24 months ago by
I think there are some clear use cases for t-SNE, for example within a clustering algorithm, but from my testing and that of others, I think it can potentially lead you astray a bit, and so I recommend PCA plot for general purpose bulk RNA-seq EDA (exploratory data analysis). I'm interested in what methods are developed for factor analysis of scRNA-seq, particularly ZINB-WaVE (Bioc).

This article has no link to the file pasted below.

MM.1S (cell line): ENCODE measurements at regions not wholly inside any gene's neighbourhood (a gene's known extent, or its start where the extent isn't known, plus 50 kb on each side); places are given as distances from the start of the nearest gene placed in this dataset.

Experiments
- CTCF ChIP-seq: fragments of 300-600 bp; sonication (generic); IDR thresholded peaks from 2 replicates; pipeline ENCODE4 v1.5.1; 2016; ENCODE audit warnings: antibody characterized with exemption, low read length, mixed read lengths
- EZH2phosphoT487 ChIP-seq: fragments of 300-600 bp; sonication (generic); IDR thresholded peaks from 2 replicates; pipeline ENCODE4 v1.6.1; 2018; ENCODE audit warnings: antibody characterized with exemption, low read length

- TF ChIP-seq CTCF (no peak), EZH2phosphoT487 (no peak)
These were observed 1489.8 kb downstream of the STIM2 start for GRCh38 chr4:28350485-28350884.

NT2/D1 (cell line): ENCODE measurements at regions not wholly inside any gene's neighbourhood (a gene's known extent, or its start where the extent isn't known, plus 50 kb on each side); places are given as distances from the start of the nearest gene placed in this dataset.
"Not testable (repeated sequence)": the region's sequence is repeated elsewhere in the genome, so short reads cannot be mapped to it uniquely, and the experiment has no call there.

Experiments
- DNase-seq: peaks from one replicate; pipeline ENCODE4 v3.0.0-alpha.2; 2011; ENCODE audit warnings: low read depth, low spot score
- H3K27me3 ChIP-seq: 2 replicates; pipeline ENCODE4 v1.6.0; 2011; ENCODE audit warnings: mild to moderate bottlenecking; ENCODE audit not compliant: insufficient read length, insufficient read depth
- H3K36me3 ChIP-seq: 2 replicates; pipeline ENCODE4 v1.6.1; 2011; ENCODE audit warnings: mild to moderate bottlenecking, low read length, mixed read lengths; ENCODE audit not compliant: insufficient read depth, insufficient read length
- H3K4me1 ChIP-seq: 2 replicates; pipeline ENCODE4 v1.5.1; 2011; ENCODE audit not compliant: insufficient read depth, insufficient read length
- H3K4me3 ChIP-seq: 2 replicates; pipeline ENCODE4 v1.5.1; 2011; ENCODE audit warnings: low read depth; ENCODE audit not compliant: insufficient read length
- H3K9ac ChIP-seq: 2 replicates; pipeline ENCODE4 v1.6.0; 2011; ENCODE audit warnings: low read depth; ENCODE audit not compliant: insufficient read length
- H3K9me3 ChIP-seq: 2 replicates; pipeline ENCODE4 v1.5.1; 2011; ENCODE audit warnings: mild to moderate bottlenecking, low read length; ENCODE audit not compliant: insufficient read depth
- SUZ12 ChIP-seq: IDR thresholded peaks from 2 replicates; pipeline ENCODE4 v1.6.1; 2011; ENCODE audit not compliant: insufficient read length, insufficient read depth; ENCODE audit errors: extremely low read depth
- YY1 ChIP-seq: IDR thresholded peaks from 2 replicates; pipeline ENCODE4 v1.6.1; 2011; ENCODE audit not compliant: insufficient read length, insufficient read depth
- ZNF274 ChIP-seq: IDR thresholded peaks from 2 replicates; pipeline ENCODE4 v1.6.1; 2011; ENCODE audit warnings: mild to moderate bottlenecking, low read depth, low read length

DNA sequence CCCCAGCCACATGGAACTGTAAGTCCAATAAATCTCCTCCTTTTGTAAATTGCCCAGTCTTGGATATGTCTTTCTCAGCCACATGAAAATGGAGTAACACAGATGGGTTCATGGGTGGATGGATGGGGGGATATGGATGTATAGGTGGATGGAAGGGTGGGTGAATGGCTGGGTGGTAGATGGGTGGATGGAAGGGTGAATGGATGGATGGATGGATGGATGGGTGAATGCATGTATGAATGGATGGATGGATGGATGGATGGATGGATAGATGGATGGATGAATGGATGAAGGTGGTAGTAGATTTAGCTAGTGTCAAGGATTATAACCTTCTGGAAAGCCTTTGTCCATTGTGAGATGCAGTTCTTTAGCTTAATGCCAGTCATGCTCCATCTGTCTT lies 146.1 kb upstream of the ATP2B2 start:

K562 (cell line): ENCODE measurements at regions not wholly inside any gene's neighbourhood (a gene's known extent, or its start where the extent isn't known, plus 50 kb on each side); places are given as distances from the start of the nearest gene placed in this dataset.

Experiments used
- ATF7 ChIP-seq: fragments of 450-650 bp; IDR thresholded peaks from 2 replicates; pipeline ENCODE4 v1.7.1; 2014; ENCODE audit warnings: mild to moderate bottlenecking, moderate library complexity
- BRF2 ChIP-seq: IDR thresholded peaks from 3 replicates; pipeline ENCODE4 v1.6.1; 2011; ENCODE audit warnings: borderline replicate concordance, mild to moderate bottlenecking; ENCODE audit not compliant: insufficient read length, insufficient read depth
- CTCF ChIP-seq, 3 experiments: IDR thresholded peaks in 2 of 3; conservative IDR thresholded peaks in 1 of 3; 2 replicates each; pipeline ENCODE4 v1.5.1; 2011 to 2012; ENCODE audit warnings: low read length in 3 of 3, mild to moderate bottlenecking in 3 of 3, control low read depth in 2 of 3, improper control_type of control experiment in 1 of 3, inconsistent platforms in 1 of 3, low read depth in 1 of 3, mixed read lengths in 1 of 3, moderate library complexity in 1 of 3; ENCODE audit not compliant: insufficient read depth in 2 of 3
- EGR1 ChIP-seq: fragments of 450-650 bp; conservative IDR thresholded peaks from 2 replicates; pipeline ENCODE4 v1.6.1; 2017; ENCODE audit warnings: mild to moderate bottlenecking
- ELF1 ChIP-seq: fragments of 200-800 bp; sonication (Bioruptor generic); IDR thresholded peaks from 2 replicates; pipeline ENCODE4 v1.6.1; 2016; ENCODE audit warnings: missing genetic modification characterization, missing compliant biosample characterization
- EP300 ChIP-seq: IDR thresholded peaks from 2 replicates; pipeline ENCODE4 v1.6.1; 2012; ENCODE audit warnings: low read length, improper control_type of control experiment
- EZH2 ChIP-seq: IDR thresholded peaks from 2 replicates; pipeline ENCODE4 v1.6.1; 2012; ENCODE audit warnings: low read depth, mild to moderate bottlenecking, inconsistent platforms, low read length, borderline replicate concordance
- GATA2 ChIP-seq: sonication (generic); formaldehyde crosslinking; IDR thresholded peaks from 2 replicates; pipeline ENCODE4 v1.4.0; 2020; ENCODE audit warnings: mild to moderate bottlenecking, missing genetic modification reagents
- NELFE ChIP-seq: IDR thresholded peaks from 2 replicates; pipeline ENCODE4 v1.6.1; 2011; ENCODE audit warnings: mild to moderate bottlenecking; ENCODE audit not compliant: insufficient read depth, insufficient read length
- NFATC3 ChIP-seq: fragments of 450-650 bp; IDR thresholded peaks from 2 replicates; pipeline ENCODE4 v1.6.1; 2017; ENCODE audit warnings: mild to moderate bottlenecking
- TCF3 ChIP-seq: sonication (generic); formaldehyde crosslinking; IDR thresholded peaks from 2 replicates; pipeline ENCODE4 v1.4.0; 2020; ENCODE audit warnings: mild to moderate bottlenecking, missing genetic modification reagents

A little more on why I prefer PCA for bulk RNA-seq EDA: with some simulations, I have seen t-SNE generate artificial structure (though this may be due to a since-fixed bug in one of the R pkgs), and also t-SNE can "snap" groups apart farther than what represents the data generating mechanism (which I know because I simulated the data). I've been told by t-SNE experts that for both issues, parameters can be optimized such that the artifacts or snapping are minimized, or that PCA should be first applied and the right number of top dimensions passed to t-SNE. Also, I've been told that the "snapping" I observe is a known consequence of the method. Critically I don't think that biologists or investigators (who we like to share our dimension reduction plots with) are aware of what caveats are needed to interpret the t-SNE plots, and that the large scale structure or cluster separation distances should not be interpreted as representative of anything meaningful in the data. The nice thing about PCA (or MDS) is its simplicity, and that, if the groups are overlapping or separated, this is clear from the plot. With PCA, you can compare the inter-cluster distances relative to the intra-cluster distances, and get a sense of their ratio. If the groups are in a particular arrangement, you can look up the loadings to understand why this is the case. The first link is really informative about these qualities with respect to t-SNE, see sections 2 and 3: